During the first session, Gunnar took us on a journey through his 20 years of designing, installing and commissioning feed-in of solar thermal installations into heat networks. We learned that the Swedes actually started with solar thermal as a heat source for district heating before the Danes did so. However, the approach was different - where the Danish DH networks were deploying centralised solar thermal as a solar field at the energy centre, the Swedish DH networks were deploying solar thermal decentralised on the roofs of the customers. As a consequence, the Swedes were forced to find a solution to feed-in this decentralised heat into the local heat network. It’s at that point where Gunnar became involved and found a robust solution for this engineering problem in 1999. Since then, he has worked on multiple solar thermal projects and finetuned the solution further. 

Figure 2: A building with solar thermal panels, feed-in of excess into the local heat network designed and commissioned by Energianalys AB.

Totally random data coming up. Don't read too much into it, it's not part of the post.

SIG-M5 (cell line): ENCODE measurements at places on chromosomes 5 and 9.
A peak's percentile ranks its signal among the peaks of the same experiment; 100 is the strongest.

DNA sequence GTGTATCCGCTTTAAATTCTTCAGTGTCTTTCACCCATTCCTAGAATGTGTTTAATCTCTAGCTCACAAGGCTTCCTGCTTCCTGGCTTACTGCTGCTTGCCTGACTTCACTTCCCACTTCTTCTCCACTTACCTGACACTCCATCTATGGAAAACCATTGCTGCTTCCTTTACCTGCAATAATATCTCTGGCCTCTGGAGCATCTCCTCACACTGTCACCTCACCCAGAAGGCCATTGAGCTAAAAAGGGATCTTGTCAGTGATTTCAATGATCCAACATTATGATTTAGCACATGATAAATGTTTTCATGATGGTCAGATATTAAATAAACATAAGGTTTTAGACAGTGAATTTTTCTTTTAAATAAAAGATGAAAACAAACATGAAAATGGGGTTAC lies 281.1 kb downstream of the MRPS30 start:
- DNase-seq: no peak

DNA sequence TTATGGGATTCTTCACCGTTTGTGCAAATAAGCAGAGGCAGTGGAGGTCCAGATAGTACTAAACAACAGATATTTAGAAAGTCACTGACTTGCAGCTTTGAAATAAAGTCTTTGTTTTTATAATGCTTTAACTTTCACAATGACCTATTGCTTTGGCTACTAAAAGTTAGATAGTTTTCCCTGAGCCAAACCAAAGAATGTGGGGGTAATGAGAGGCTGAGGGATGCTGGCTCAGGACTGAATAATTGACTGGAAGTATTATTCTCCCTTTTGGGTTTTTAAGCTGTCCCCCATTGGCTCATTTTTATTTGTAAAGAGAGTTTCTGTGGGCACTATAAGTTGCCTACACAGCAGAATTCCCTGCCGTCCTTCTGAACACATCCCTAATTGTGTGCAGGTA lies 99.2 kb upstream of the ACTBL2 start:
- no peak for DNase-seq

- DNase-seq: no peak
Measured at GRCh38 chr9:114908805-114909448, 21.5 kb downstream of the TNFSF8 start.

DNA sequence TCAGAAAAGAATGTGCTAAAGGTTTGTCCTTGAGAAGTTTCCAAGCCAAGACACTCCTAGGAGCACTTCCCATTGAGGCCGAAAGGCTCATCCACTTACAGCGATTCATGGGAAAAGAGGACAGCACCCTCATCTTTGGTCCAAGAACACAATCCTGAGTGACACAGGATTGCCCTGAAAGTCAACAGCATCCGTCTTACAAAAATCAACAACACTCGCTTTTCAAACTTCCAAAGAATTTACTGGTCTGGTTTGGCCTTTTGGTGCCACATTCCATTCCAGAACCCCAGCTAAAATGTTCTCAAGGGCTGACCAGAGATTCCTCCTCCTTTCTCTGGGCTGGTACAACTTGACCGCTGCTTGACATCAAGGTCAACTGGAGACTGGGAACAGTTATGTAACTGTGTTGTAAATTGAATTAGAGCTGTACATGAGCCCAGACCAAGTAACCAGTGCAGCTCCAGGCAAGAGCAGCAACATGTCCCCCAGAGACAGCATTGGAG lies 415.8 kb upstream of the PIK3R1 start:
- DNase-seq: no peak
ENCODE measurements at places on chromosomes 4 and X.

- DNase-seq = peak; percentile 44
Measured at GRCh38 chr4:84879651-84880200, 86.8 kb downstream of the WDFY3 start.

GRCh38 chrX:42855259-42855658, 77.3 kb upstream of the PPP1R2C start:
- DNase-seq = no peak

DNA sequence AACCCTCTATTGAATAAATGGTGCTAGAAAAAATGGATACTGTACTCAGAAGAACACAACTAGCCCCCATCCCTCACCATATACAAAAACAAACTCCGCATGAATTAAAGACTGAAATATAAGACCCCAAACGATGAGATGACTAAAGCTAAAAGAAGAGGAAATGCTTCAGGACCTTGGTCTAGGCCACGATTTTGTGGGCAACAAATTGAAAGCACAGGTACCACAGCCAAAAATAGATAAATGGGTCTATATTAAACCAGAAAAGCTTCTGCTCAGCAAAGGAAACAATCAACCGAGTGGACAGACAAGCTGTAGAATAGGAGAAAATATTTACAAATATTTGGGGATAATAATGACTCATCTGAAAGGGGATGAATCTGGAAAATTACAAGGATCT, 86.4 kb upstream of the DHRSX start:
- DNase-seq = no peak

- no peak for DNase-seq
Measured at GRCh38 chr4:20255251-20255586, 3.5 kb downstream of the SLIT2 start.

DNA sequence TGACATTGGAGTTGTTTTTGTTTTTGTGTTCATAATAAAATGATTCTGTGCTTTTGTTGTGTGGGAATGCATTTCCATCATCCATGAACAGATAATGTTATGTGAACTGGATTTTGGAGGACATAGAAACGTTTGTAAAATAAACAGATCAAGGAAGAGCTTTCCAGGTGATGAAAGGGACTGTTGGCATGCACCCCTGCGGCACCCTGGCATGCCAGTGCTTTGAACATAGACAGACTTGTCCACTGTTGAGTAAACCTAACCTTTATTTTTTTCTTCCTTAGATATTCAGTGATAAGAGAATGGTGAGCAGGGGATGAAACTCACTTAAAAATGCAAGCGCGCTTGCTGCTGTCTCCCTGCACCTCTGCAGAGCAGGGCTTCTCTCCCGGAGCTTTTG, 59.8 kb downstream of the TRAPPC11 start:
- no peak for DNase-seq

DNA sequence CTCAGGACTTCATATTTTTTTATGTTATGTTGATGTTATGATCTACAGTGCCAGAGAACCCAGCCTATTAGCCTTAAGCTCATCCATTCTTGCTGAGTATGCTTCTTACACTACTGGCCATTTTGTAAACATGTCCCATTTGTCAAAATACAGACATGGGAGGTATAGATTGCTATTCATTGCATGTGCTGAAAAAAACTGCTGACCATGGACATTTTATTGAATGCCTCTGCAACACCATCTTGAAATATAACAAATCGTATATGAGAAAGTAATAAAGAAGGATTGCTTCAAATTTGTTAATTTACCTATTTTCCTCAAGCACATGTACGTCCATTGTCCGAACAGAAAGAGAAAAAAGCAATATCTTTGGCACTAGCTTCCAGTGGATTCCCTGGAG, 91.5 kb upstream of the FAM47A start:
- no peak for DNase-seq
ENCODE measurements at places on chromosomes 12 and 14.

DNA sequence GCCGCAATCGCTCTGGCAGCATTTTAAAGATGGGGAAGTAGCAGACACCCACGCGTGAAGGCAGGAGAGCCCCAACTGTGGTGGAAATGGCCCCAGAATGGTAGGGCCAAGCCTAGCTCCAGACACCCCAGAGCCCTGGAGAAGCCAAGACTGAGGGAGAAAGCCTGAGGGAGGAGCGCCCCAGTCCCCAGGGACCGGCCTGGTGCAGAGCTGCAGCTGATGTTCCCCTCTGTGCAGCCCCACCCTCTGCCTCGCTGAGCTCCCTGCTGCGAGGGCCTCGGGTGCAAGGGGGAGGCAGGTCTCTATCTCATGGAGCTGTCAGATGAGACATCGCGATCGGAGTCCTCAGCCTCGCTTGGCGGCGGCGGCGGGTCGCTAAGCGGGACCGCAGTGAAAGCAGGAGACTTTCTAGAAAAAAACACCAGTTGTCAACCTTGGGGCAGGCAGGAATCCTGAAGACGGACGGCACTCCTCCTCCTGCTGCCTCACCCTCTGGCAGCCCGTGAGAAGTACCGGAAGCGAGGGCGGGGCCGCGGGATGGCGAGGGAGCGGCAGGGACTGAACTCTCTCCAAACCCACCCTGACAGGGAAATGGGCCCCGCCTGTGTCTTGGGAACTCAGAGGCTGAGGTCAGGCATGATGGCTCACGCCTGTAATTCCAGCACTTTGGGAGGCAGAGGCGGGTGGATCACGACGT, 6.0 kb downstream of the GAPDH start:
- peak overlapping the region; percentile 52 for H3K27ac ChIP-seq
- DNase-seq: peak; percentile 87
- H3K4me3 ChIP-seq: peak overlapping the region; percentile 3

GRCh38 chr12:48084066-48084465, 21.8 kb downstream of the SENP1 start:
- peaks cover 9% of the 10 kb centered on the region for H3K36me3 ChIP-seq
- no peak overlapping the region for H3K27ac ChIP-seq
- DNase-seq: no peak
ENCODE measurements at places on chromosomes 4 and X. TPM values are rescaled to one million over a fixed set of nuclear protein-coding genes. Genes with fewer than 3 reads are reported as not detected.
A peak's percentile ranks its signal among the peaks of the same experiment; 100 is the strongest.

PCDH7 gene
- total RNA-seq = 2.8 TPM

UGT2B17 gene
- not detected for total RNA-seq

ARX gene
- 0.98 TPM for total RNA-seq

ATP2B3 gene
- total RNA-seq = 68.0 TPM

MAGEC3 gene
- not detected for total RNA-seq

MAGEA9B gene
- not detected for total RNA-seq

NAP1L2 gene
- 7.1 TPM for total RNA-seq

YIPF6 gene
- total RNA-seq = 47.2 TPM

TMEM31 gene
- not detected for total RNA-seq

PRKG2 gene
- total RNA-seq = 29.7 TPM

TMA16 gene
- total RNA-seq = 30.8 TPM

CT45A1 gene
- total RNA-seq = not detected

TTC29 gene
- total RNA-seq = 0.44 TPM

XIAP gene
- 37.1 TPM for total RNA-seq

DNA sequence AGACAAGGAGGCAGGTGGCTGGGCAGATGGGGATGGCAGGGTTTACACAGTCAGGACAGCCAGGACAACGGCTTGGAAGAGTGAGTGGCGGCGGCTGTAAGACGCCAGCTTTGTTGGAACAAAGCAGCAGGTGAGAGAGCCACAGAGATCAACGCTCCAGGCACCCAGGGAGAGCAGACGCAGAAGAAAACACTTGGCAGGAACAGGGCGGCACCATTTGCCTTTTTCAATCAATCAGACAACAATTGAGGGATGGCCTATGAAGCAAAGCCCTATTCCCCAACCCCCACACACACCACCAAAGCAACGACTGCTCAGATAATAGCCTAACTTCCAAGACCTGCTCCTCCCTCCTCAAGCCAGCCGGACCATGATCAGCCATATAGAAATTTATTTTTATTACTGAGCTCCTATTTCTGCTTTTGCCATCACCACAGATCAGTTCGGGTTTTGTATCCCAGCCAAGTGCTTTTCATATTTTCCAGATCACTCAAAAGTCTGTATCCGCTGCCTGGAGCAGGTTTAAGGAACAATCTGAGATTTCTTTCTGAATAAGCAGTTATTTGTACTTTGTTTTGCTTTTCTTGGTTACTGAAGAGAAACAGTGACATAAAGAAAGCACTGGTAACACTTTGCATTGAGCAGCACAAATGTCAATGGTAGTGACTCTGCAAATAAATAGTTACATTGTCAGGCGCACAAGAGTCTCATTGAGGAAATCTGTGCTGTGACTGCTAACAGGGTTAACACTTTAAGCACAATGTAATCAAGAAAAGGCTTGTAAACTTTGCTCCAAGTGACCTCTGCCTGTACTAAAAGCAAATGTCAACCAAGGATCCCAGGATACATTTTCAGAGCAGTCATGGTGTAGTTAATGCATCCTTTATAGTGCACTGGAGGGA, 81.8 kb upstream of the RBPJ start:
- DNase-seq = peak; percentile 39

Figure 2: A building with solar thermal panels, feed-in of excess into the local heat network designed and commissioned by Energianalys AB.

This is what we learned from the session: 

  1. Keep production and consumption separate from each other at those prosumers. The return to supply is the preferred solution out of the other 4 types of feed-in (return to return, supply to return and supply to supply) because this results in making the heat readily available for other consumers to use. Return to return could be an alternative where the supply temperature cannot be met by the decentralised sources but this heat cannot be used directly and results in a higher return temperature in the network, increasing heat losses and decreasing production efficiency of the central plant.
  2. The design and control of the feed-in pump needs to be able to overcome the differential pressure of the district heating network at the point of injection, which gives a completely different characteristic to the pump.

The use of two different set-ups for hydraulics and controls: flow control and temperature control. The flow control is slightly easier but cannot always guarantee a stable supply temperature when the decentralised heat source requires a fixed delta T. As a solution, the temperature control can overcome this.